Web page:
Pitch in a Box: Some questions, answered

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What do Pitch in a Box customers receive?

It’s not really a box. The on-demand service consists of two assets meant to drive authentic media engagement and maximize a user’s odds of earning useful media coverage:

1) A highly targeted media list of the reporters and editors most likely to be interested in what you have to say, including their contact details

2) Tips and notes that combine best practices with specific, person-by-person advice.

Think of it as an instruction manual for performing media outreach.

Where do the names on the media lists come from?

Once we receive an order, we read the user’s description of what they want to push and think about it for a bit. Then we scan the news ecosystem, carefully researching who’s writing what at that exact point in time. Sometimes we’ll make some calls or lean on trusted relationships. We also have proprietary sources of data.

What we don’t do is pull up a media database and search based on beats or keywords. Media databases are pretty unreliable for determining actual interest. Our principals put a significant amount of time into developing customized media lists for every client, and we take that same approach when we sell these kind of packaged services.

How long are the media lists?

Anywhere from ten to 15 names appear on an ideal media lists. There could plausibly be some exceptions to this, but that's the general rule. 

Without exception, if a pitch can’t find interest out of a handful of well-targeted media stakeholders, then that pitch is not really newsworthy. Having a longer list won’t change that.

Who performs the research and writes the guidance?

Our principals, all of whom have substantial experience not only reaching out to press, but actively engaging with reporters and answering questions as sources. 

Do you guarantee coverage?

No. Any agency, provider, or vendor that guarantees press coverage is either lying to you or buying ads and dressing them up as earned media. (We have ad-buying capabilities, too; we’ll just never bullshit our customers about them.)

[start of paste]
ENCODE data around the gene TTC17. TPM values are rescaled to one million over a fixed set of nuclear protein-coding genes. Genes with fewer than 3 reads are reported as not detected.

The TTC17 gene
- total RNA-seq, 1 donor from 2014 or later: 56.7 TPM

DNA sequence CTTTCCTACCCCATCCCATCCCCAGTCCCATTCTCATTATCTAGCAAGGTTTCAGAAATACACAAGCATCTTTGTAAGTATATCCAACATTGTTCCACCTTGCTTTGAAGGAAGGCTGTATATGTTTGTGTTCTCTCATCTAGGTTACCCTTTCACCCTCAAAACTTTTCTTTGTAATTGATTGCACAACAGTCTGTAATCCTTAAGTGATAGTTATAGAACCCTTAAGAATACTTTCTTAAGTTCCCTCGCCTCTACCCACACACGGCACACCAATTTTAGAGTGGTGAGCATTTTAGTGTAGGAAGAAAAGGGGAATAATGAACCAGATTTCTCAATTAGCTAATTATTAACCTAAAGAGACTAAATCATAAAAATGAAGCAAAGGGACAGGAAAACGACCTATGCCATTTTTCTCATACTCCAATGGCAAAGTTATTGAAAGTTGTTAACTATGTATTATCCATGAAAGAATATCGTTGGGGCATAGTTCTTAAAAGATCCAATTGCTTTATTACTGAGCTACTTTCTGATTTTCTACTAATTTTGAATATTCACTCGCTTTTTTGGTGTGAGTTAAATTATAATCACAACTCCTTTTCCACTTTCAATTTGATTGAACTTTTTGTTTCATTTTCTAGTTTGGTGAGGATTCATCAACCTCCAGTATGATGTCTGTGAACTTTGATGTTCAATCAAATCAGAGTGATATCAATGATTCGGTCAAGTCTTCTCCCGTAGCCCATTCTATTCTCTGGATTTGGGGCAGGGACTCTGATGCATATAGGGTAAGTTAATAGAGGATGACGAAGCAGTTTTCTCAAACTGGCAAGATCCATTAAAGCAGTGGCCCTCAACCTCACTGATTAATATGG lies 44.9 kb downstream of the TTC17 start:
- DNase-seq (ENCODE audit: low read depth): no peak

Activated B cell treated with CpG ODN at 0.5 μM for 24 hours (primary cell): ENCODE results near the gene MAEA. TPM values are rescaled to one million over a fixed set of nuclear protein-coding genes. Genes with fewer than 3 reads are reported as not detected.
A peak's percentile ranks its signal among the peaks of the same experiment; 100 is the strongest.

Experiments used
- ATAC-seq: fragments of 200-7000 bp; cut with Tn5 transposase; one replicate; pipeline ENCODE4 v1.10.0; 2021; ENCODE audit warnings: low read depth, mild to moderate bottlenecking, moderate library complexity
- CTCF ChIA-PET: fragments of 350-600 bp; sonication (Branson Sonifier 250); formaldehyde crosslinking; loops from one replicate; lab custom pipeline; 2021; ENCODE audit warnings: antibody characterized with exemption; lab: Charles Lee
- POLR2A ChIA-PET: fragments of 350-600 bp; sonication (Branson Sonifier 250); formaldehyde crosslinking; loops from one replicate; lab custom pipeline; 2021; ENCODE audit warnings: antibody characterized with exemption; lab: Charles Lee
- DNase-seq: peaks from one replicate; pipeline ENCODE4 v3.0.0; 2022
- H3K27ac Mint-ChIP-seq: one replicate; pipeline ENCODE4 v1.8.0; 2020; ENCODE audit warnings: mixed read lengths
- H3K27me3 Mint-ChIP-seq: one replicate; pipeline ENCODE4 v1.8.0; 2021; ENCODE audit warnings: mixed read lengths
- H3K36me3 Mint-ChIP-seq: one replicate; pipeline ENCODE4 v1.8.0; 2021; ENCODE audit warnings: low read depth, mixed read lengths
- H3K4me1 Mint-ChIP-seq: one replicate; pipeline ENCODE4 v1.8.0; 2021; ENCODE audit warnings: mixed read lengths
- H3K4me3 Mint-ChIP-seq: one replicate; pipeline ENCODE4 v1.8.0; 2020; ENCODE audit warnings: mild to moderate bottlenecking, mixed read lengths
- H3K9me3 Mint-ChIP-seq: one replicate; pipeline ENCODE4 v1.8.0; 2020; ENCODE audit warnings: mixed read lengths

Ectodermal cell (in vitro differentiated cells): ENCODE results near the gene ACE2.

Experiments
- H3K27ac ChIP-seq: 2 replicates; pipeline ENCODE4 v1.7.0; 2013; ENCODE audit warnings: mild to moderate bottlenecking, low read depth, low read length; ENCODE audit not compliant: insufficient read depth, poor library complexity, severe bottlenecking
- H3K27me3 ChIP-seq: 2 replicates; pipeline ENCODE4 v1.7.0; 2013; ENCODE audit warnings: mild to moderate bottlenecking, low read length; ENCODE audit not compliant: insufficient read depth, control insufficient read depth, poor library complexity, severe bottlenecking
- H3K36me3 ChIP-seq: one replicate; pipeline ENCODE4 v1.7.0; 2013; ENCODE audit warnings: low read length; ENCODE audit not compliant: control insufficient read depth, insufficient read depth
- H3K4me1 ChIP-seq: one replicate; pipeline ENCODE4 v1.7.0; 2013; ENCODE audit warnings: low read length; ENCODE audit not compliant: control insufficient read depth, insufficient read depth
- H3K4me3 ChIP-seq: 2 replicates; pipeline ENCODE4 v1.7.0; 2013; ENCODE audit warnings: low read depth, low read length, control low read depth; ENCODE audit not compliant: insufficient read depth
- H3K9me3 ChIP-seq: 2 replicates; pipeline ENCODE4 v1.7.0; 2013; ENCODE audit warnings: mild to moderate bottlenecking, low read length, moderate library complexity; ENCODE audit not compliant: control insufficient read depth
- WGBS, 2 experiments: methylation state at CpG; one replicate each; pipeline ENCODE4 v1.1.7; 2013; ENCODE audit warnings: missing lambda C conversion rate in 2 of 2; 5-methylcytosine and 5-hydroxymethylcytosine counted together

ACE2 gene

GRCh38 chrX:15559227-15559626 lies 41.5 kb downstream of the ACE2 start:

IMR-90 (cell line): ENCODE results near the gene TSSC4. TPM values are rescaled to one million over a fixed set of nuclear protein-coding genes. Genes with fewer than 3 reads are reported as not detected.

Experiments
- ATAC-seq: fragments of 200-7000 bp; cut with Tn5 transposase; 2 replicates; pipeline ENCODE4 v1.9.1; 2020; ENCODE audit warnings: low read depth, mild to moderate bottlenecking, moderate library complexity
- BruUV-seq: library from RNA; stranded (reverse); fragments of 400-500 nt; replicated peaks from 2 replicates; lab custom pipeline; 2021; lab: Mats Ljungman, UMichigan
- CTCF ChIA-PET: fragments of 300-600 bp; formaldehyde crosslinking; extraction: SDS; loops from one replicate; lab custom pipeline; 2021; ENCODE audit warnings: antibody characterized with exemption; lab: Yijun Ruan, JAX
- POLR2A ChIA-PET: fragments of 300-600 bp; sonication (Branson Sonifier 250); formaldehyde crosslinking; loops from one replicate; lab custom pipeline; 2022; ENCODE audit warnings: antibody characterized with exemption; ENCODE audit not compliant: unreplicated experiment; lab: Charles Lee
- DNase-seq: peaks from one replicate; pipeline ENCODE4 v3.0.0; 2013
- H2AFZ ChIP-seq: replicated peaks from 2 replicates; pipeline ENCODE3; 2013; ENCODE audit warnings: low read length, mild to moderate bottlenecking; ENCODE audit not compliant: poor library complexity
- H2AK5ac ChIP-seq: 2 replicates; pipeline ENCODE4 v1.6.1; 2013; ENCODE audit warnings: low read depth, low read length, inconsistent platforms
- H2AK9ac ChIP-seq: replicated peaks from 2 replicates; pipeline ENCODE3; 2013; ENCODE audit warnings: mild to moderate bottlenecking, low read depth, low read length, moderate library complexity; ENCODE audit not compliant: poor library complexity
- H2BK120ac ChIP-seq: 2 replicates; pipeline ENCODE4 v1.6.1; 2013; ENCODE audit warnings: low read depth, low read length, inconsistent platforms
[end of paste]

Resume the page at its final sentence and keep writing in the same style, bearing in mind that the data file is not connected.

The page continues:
Pitch in a Box is a manual for earning legitimate news coverage by using your own words to say the right things to the right people at the right time.

Another vendor promised me they’d generate coverage. Why shouldn’t I use them?

You should totally do that if you believe them -- particularly if they’ll put their guarantee in the contract and let you hold their retainer fees in escrow.

Your website says you’re a strategic communications agency. Why do you sell media lists?

Even though it’s the kind of work that other agencies push down to interns or entry-level professionals, building media lists and reporter dossiers isn’t downmarket activity. It takes a lot of knowledge to do it well, and there’s simply no replacement for experienced research when it comes to driving press outreach.

Spend some time listening to “media Twitter” document bad PR pitches and try to make a case for being not being prepared or buttoned-up with your media outreach. Reporters remember bad, off-target pitches, and it destroys the credibility of the company behind them. 

Do I own the media list and the outreach notes?

Absolutely. And we really can’t stop you from sending them to your colleagues, friends, or any random stranger, either.